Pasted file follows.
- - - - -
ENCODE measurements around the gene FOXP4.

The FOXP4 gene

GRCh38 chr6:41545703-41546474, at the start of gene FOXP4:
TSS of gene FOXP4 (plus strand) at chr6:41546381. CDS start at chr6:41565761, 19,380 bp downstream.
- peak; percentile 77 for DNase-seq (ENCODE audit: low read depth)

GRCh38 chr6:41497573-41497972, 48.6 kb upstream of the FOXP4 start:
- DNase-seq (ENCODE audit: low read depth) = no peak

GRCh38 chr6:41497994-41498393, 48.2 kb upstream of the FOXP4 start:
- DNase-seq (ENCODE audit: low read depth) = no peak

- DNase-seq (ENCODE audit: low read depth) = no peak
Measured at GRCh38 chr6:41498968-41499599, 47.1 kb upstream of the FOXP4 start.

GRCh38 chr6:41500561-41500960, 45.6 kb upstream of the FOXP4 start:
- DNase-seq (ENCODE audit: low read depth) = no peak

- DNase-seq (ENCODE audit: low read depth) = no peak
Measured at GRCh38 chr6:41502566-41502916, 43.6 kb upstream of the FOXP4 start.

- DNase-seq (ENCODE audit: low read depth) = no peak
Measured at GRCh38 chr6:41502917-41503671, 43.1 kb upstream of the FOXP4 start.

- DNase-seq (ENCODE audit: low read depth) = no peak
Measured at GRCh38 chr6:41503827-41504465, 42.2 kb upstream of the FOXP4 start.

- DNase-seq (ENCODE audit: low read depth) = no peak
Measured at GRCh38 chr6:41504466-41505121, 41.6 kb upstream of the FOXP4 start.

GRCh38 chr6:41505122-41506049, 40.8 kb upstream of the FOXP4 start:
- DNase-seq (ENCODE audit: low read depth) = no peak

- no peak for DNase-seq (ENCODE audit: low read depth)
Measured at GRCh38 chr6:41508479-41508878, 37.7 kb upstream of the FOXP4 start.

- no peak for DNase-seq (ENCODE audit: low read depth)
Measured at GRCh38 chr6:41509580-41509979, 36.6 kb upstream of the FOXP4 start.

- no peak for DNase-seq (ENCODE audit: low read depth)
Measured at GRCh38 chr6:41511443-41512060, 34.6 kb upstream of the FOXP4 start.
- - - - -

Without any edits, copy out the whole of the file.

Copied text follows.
ENCODE measurements around the gene FOXP4.

The FOXP4 gene

GRCh38 chr6:41545703-41546474, at the start of gene FOXP4:
TSS of gene FOXP4 (plus strand) at chr6:41546381. CDS start at chr6:41565761, 19,380 bp downstream.
- peak; percentile 77 for DNase-seq (ENCODE audit: low read depth)

GRCh38 chr6:41497573-41497972, 48.6 kb upstream of the FOXP4 start:
- DNase-seq (ENCODE audit: low read depth) = no peak

GRCh38 chr6:41497994-41498393, 48.2 kb upstream of the FOXP4 start:
- DNase-seq (ENCODE audit: low read depth) = no peak

- DNase-seq (ENCODE audit: low read depth) = no peak
Measured at GRCh38 chr6:41498968-41499599, 47.1 kb upstream of the FOXP4 start.

GRCh38 chr6:41500561-41500960, 45.6 kb upstream of the FOXP4 start:
- DNase-seq (ENCODE audit: low read depth) = no peak

- DNase-seq (ENCODE audit: low read depth) = no peak
Measured at GRCh38 chr6:41502566-41502916, 43.6 kb upstream of the FOXP4 start.

- DNase-seq (ENCODE audit: low read depth) = no peak
Measured at GRCh38 chr6:41502917-41503671, 43.1 kb upstream of the FOXP4 start.

- DNase-seq (ENCODE audit: low read depth) = no peak
Measured at GRCh38 chr6:41503827-41504465, 42.2 kb upstream of the FOXP4 start.

- DNase-seq (ENCODE audit: low read depth) = no peak
Measured at GRCh38 chr6:41504466-41505121, 41.6 kb upstream of the FOXP4 start.

GRCh38 chr6:41505122-41506049, 40.8 kb upstream of the FOXP4 start:
- DNase-seq (ENCODE audit: low read depth) = no peak

- no peak for DNase-seq (ENCODE audit: low read depth)
Measured at GRCh38 chr6:41508479-41508878, 37.7 kb upstream of the FOXP4 start.

- no peak for DNase-seq (ENCODE audit: low read depth)
Measured at GRCh38 chr6:41509580-41509979, 36.6 kb upstream of the FOXP4 start.

- no peak for DNase-seq (ENCODE audit: low read depth)
Measured at GRCh38 chr6:41511443-41512060, 34.6 kb upstream of the FOXP4 start.